As a therapist, the reason I like cognitive-behavioral therapy (CBT) is because with the multitude of tools available to a therapist, there is almost always a solution to a given problem. Granted, the solution may not always be easy, but at least CBT offers concrete possibilities. I always tell my clients not to worry about failing with any particular method because even if a method doesn't work it can give us more information about what might be helpful. This article describes 50 different CBT methods to help learn how to manage panic and anxiety.
If you have read my previous articles describing CBT suggestions such as Happy Habits: 50 Suggestions or Stress: 50 Suggestions you will find one important difference regarding this list for panic and anxiety. For happiness, depression, or stress, the order of using the different suggestions is not as critical. However, this list of CBT tools for anxiety is presented in a general order presenting the initial tools to learn through the more advanced tools to learn. The purpose is to provide more of a training procedure as some of the advanced tools require proficiency with the earlier training methods.
However, the tools do not have to be used in the exact order they are presented, nor or all the methods appropriate for every person or situation. Therefore, it is best to have a therapist help determine which methods may be most useful in your circumstances and to help guide you. In addition, if you require the more advanced techniques (some people may not because the initial methods may be effective), it is particularly important to have therapeutic assistance. Techniques such as exposure therapy can be quite intense and, if done inaccurately, can have the opposite of the desired effect and cause increased anxiety (this will be discussed in more depth in the section about exposures).
In addition, with panic and anxiety it is always recommended to have a full medical examination to rule out physical conditions that can mimic anxiety or increase anxiety (thyroid conditions, asthma, high blood pressure, etc). However, the purpose of the medical examination is not for treatment of the anxiety disorder but for treatment of any physical conditions that could be present and impacting anxiety.
I say this because many times physicians want to immediately prescribe medication when they hear complaints of anxiety. Yet, research clearly shows that CBT is as effective as medication if not superior for certain conditions (Anderson et al., 2012). And CBT does not have the serious side-effects and possible long-term consequences of medication. Therefore, it seems sensible to pursue a path that is less likely to do harm and just as likely to help.
In addition, ruling out medical conditions can aid with the cognitive methods of challenging irrational thinking. For instance, if you have had a medical examination ruling out heart disease you are much more likely to believe the statement “These feelings are not a sign of heart disease. This is just anxiety which is a normal condition of the body and can't hurt me.”
The following 50 CBT tools for panic and anxiety are divided into several categories explained in greater detail at the beginning of each section: general skills, initial relaxation training, initial cognitive restructuring, advanced mindfulness training, advanced cognitive restructuring, and exposure treatment. The best approach to the following methods is to start with the initial tools, learn them well, and then continue with the more advanced tools.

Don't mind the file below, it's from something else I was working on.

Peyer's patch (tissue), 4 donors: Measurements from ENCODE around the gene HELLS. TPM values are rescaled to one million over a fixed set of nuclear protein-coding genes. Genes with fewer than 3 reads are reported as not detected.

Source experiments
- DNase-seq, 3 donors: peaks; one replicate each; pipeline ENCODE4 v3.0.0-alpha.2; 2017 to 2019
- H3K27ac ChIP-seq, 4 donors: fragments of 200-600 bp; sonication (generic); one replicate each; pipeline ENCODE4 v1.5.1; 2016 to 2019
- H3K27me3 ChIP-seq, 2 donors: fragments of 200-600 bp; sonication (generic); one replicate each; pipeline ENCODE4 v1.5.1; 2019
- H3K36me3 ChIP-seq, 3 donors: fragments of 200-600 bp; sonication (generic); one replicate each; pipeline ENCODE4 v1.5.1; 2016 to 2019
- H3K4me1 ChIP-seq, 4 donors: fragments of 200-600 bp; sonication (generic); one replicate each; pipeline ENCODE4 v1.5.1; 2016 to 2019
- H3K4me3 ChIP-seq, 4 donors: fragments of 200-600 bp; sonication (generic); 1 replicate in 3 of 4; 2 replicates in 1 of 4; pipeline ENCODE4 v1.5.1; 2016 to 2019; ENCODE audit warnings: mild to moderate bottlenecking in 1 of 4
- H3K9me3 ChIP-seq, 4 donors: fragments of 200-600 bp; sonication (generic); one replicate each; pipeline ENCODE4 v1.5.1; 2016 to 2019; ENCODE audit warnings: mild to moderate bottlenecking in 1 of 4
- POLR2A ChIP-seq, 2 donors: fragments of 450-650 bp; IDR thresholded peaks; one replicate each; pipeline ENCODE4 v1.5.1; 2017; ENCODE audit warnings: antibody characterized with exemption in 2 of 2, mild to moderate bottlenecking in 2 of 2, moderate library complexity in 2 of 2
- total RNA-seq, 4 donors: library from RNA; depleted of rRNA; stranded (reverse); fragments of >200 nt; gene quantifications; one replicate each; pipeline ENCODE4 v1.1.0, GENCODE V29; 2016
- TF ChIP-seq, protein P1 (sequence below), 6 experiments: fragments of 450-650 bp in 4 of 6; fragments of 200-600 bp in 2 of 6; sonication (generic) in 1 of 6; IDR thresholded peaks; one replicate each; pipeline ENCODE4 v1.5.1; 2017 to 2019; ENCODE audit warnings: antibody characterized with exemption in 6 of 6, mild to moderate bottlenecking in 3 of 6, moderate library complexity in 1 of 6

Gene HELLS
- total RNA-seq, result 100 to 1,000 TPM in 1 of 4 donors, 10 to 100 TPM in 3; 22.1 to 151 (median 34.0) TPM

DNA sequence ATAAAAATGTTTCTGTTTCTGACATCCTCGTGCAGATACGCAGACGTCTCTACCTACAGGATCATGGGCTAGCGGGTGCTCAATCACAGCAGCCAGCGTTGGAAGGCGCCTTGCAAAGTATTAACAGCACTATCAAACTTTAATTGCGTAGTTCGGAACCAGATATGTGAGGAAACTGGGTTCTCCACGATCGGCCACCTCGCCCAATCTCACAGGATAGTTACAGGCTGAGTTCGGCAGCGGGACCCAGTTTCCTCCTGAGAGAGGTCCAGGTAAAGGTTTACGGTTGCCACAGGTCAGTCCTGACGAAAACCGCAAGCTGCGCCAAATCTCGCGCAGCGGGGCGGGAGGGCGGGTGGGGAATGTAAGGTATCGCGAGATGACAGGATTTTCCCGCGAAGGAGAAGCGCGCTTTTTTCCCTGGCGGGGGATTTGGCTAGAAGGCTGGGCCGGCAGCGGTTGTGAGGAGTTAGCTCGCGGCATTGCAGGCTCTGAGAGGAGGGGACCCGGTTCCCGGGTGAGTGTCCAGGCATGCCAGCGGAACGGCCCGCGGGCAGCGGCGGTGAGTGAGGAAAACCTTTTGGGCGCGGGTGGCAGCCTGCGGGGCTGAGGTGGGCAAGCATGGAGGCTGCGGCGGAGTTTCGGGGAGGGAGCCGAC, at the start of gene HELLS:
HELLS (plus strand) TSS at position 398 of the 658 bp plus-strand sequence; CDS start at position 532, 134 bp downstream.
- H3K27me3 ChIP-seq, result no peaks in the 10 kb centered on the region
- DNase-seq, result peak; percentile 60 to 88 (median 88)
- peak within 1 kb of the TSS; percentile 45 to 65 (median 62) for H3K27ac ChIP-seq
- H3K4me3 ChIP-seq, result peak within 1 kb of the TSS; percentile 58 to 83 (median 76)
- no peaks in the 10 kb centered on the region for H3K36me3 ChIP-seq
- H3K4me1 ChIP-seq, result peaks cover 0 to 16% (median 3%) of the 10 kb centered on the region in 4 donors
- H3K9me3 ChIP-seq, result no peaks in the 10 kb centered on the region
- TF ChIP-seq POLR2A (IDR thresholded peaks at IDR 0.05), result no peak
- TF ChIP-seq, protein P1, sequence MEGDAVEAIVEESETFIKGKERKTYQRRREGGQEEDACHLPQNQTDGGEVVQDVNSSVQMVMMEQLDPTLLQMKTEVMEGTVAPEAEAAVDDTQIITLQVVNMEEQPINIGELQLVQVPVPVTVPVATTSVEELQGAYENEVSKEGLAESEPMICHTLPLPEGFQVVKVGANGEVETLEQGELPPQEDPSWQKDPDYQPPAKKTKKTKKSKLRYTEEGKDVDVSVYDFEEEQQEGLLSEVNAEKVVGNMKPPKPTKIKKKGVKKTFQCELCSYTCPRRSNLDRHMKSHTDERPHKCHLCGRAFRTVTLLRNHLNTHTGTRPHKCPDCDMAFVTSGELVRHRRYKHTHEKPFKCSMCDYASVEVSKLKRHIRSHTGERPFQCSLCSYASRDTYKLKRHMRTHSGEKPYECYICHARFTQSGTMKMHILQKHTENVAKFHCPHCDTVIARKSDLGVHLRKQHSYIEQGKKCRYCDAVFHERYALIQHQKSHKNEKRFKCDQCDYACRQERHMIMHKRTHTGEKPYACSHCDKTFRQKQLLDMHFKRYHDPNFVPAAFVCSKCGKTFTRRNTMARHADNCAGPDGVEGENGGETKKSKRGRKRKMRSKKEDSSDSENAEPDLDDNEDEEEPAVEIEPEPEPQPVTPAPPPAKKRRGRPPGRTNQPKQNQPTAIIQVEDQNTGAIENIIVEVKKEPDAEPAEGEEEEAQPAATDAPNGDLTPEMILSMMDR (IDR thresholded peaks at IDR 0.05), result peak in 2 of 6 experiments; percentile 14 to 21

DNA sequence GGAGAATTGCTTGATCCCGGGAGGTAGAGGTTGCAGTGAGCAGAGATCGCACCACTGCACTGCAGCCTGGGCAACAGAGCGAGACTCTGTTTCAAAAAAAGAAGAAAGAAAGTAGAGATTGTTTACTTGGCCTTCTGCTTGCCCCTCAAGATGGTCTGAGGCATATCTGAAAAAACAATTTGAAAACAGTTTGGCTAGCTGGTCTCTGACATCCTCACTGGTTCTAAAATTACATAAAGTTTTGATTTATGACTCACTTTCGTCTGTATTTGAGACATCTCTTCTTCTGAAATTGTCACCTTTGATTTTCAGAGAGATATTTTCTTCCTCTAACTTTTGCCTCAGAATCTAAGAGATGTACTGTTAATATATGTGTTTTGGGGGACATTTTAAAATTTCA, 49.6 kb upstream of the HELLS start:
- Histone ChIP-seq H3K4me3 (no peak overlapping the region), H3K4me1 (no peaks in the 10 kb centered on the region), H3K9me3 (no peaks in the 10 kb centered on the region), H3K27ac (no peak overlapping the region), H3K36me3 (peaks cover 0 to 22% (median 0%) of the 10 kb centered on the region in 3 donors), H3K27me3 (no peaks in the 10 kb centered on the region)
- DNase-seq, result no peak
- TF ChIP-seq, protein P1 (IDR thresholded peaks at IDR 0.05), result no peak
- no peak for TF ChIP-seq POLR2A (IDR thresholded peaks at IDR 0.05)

Although you may choose to learn some of the initial skills concurrently such as learning relaxation while learning about cognitive restructuring, it is best to pursue the more advanced skills after you have mastered the initial skills.
Engaging in a program to learn to control panic and anxiety requires effort. Although some aspects may be immediately rewarding because anxiety reduces or because a method might be pleasant (such as relaxation), to truly manage anxiety you need to make changes in your thinking and lifestyle. When people make lifestyle changes such as exercise or weight loss, they erroneously believe that the reward of the change will be enough.
Unfortunately, that is not true most of the time. Although most change is rewarding in the long-term it does not provide much immediate reward or at least not comparable to the amount of effort required. Without immediate reward people are more likely to quit their attempts to change their lifestyle because making changes can be uncomfortable. Therefore, if you want to manage anxiety not just for the moment but for the future you need to start by developing a reward system.
First, identify various rewards. Make a list of things that are rewarding to you. This list will vary from person to person but it can include activities you enjoy, foods that you like, buying yourself something, etc. It can also include reward from other people (if they agree) such as a massage from your spouse or going to a movie with a friend.
Once you have made this list, reward yourself frequently! Don't withhold reward because something you tried didn't work. Reward yourself for trying! You can even reward yourself for making your list of rewards. The idea of reward is to help motivate you . The task of changing your thinking and lifestyle is difficult enough so don't be stingy with the reward.
By the way, just giving yourself reward can be a change in thinking for many people with anxiety. Often, people think “I SHOULD just do this because it is good for me. Feeling better should be enough reward.” So when you give yourself a reward for making the attempt to change then you ARE changing the perfectionistic demands or “shoulds” that tend to increase anxiety. Read more: page 2
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